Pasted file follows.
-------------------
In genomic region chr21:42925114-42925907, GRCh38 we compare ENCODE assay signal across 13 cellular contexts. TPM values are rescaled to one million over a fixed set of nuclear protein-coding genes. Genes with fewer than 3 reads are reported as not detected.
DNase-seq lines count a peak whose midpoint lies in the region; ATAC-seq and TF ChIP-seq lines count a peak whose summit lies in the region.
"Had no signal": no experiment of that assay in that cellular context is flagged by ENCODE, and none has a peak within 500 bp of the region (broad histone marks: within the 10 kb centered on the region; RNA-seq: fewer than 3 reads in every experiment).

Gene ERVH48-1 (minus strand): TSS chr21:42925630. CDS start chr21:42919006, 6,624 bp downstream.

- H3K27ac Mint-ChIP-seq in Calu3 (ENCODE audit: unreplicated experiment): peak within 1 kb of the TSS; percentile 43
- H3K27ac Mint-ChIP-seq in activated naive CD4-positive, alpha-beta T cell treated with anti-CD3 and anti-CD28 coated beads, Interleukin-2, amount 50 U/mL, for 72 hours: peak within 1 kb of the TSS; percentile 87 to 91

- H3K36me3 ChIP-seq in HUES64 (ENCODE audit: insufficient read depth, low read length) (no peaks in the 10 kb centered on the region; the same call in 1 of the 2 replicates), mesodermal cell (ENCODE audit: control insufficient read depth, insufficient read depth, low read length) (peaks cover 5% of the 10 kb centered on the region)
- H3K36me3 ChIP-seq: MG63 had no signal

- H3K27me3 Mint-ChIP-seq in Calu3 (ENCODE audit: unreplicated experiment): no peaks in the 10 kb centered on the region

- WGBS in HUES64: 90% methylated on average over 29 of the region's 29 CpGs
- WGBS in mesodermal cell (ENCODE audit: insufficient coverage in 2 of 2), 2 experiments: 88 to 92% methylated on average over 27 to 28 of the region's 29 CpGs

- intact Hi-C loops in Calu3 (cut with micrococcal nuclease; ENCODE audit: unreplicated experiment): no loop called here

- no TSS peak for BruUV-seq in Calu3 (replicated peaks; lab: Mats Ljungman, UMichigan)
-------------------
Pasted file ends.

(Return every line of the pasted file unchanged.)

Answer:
In genomic region chr21:42925114-42925907, GRCh38 we compare ENCODE assay signal across 13 cellular contexts. TPM values are rescaled to one million over a fixed set of nuclear protein-coding genes. Genes with fewer than 3 reads are reported as not detected.
DNase-seq lines count a peak whose midpoint lies in the region; ATAC-seq and TF ChIP-seq lines count a peak whose summit lies in the region.
"Had no signal": no experiment of that assay in that cellular context is flagged by ENCODE, and none has a peak within 500 bp of the region (broad histone marks: within the 10 kb centered on the region; RNA-seq: fewer than 3 reads in every experiment).

Gene ERVH48-1 (minus strand): TSS chr21:42925630. CDS start chr21:42919006, 6,624 bp downstream.

- H3K27ac Mint-ChIP-seq in Calu3 (ENCODE audit: unreplicated experiment): peak within 1 kb of the TSS; percentile 43
- H3K27ac Mint-ChIP-seq in activated naive CD4-positive, alpha-beta T cell treated with anti-CD3 and anti-CD28 coated beads, Interleukin-2, amount 50 U/mL, for 72 hours: peak within 1 kb of the TSS; percentile 87 to 91

- H3K36me3 ChIP-seq in HUES64 (ENCODE audit: insufficient read depth, low read length) (no peaks in the 10 kb centered on the region; the same call in 1 of the 2 replicates), mesodermal cell (ENCODE audit: control insufficient read depth, insufficient read depth, low read length) (peaks cover 5% of the 10 kb centered on the region)
- H3K36me3 ChIP-seq: MG63 had no signal

- H3K27me3 Mint-ChIP-seq in Calu3 (ENCODE audit: unreplicated experiment): no peaks in the 10 kb centered on the region

- WGBS in HUES64: 90% methylated on average over 29 of the region's 29 CpGs
- WGBS in mesodermal cell (ENCODE audit: insufficient coverage in 2 of 2), 2 experiments: 88 to 92% methylated on average over 27 to 28 of the region's 29 CpGs

- intact Hi-C loops in Calu3 (cut with micrococcal nuclease; ENCODE audit: unreplicated experiment): no loop called here

- no TSS peak for BruUV-seq in Calu3 (replicated peaks; lab: Mats Ljungman, UMichigan)